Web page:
On the Orioles side of things, Daniel Cabrera took the loss, giving up six runs on nine hits in five innings. That’s not a terribly unusual line for a bad day at the office for a pitcher — someone will probably get beat up like that in the next week or so — but the Orioles’ relievers really added to the party. Brian Burres was the first victim, allowing eight runs on eight hits in only two-thirds of an inning. Rob Bell gave up seven in an inning and a third. Paul Shuey wore the rest of it, allowing nine runs on seven hits over the final two.

The best part of the insanely busy box score, however, was not from any of the Orioles pitchers or any of the Rangers hitters. Nope, it was from a Rangers relief pitcher named Wes Littleton. You probably don’t remember him, as he only pitched in 80 games and never appeared in the big leagues after 2008. But on this day — the day of the biggest blowout in baseball history — Wes Littleton notched a save. From Baseball-Reference.com:

Three innings and 43 pitches is a lot of work for a reliever and, per the rules, it’s a save, regardless of the margin when he entered the game. Still, this was not exactly a game that was ever in jeopardy.

When it went down, way back on August 22, 2007, it inspired me to write a post at my old, defunct independent baseball blog, Shysterball, arguing about how to change the save rule. Read it if you want, but know that (1) no one has ever paid attention to such proposals in baseball, even if such proposals are frequently offered; and (2) the hypothetical examples I use to illustrate the point involve an effective Joba Chamberlain and Joe Torre’s said use of him, which tells you just how long ago this really was.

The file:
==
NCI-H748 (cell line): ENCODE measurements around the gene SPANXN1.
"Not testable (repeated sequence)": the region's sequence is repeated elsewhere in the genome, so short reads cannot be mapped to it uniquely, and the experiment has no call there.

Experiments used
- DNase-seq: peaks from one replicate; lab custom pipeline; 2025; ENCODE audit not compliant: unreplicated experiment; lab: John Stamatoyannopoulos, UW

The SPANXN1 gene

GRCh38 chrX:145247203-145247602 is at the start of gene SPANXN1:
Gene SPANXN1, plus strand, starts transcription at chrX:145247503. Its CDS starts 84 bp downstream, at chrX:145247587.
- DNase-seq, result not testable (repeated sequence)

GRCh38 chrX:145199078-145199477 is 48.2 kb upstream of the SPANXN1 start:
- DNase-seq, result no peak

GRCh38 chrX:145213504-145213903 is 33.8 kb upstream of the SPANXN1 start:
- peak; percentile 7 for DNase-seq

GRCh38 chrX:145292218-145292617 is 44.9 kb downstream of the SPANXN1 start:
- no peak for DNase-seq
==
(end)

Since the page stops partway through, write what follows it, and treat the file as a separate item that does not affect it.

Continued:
Oh, one final bit: this massacre — the kind of game that the Orioles likely wanted to leave, go back home and go to sleep afterward — was only the first game of a doubleheader. Yep, they had to strap it on and play again, with the game starting at 9PM Eastern time. Baltimore lost that one too, 9-7, concluding what must have been one of the longest days any of the players involved had ever had at the office, both figuratively and literally.

Hall of Fame baseball announcer Rafael ‘Felo’ Ramirez dies

Associated Press
4 Comments

MIAMI (AP) Rafael “Felo” Ramirez, a Hall of Fame baseball radio broadcaster who was the signature voice for millions of Spanish-speaking sports fans over three decades, has died. He was 94.

The Miami Marlins announced Ramirez’ death Tuesday.

Ramirez, who died Monday night, began his broadcasting career in Cuba in 1945 before calling 31 All-Star games and World Series in Spanish. He was the Marlins Spanish-language announcer since their inaugural season in 1993 and was inducted into baseball’s Hall of Fame in 2001.

He was known for an expressive, yet low-key style and his signature strike call of “Essstrike.”

Several Spanish-language broadcasters, including Amury Pi-Gonzanez of the Seattle Mariners and San Francisco Giants, have admitted to emulating his style.